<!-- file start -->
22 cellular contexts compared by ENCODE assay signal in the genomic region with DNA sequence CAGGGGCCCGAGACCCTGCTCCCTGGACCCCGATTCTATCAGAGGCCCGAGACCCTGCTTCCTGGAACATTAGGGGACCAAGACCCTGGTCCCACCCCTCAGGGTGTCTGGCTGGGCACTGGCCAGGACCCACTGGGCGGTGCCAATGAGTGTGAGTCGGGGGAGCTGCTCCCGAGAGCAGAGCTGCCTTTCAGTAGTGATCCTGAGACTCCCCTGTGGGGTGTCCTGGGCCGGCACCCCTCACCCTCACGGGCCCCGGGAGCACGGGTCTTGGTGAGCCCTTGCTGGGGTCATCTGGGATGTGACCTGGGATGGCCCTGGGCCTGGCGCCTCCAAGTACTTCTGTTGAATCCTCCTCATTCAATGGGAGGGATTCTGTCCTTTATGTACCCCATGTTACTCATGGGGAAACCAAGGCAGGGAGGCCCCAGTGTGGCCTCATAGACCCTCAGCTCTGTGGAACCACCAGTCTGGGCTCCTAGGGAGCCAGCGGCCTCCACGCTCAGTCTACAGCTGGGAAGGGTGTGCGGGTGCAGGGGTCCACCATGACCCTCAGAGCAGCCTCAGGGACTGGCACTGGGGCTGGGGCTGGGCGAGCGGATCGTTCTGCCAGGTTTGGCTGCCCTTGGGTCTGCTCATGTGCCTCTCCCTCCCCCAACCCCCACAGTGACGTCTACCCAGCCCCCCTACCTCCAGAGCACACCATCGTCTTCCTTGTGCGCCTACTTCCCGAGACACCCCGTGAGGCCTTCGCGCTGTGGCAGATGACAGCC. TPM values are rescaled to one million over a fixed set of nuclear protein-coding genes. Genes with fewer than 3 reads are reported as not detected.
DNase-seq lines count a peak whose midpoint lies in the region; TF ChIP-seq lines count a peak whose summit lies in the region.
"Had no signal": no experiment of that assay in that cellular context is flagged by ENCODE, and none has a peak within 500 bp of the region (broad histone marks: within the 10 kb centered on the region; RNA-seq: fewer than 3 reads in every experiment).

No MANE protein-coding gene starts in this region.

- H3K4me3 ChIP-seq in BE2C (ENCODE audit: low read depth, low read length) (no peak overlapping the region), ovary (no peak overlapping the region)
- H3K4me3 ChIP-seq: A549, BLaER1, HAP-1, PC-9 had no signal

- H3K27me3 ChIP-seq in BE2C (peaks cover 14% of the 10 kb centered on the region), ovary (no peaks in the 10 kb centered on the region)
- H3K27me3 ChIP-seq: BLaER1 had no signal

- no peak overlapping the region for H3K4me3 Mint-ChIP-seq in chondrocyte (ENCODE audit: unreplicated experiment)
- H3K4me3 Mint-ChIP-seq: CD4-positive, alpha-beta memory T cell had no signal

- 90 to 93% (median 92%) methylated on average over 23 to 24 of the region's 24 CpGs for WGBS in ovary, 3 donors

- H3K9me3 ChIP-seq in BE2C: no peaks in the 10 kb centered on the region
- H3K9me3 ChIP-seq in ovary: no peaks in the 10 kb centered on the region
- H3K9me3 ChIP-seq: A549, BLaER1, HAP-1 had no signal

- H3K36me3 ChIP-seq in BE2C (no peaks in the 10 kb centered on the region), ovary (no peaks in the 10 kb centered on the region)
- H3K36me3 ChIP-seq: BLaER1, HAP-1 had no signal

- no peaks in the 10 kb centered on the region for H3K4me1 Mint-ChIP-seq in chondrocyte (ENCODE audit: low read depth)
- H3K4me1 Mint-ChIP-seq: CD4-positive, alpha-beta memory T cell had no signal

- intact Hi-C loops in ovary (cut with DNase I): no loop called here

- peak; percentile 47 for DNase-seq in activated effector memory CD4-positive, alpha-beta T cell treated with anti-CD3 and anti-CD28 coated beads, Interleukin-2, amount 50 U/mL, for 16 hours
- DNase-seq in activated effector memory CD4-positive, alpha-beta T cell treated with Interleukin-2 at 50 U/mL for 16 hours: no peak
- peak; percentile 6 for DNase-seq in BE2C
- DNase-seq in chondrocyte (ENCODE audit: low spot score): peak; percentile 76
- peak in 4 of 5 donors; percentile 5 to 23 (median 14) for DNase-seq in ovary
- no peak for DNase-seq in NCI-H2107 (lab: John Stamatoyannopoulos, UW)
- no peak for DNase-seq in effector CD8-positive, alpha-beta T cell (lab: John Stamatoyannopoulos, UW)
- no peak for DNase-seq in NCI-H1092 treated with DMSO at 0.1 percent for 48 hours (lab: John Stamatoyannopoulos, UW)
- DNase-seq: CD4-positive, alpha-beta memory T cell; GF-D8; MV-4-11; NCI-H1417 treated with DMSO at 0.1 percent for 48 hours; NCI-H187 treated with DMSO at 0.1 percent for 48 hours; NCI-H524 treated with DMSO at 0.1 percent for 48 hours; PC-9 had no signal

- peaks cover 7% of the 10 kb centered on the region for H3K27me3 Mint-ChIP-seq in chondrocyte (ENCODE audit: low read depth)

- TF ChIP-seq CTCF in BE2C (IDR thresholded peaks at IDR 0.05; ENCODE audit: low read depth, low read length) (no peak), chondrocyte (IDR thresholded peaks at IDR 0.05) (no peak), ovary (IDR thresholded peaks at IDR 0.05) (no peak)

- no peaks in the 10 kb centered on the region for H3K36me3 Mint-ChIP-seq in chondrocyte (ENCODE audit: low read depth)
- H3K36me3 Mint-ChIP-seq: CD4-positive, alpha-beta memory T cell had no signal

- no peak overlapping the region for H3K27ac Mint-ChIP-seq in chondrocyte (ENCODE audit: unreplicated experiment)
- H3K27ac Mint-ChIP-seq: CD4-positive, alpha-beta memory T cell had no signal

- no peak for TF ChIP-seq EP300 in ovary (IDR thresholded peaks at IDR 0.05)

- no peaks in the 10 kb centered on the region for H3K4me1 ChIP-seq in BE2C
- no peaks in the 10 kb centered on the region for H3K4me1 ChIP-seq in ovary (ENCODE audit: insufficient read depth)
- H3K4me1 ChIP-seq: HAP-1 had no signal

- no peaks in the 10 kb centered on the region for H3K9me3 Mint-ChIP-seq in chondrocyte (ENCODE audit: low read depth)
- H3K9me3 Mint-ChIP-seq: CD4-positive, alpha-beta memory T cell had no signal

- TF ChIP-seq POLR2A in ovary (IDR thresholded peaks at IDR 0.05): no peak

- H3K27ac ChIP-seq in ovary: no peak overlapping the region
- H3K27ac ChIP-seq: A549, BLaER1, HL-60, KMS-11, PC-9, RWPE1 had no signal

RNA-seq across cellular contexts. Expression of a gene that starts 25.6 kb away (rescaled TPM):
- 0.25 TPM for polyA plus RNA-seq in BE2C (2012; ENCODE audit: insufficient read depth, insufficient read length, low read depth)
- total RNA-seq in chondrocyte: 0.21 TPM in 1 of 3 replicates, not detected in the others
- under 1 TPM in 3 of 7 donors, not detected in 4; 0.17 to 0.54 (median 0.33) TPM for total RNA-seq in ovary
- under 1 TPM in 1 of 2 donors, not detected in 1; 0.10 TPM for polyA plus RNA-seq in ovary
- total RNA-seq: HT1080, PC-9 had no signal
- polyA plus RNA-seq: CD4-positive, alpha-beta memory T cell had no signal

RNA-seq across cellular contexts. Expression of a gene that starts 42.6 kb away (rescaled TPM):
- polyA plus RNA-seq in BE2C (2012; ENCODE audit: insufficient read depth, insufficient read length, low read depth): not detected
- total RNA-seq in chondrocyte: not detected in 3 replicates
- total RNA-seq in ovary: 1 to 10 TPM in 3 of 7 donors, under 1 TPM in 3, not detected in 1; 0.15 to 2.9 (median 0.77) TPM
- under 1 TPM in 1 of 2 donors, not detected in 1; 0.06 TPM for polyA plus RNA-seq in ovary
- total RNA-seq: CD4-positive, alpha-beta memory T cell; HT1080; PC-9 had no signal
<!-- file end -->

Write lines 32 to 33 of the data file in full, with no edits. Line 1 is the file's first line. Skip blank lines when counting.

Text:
- H3K36me3 Mint-ChIP-seq: CD4-positive, alpha-beta memory T cell had no signal

- no peak overlapping the region for H3K27ac Mint-ChIP-seq in chondrocyte (ENCODE audit: unreplicated experiment)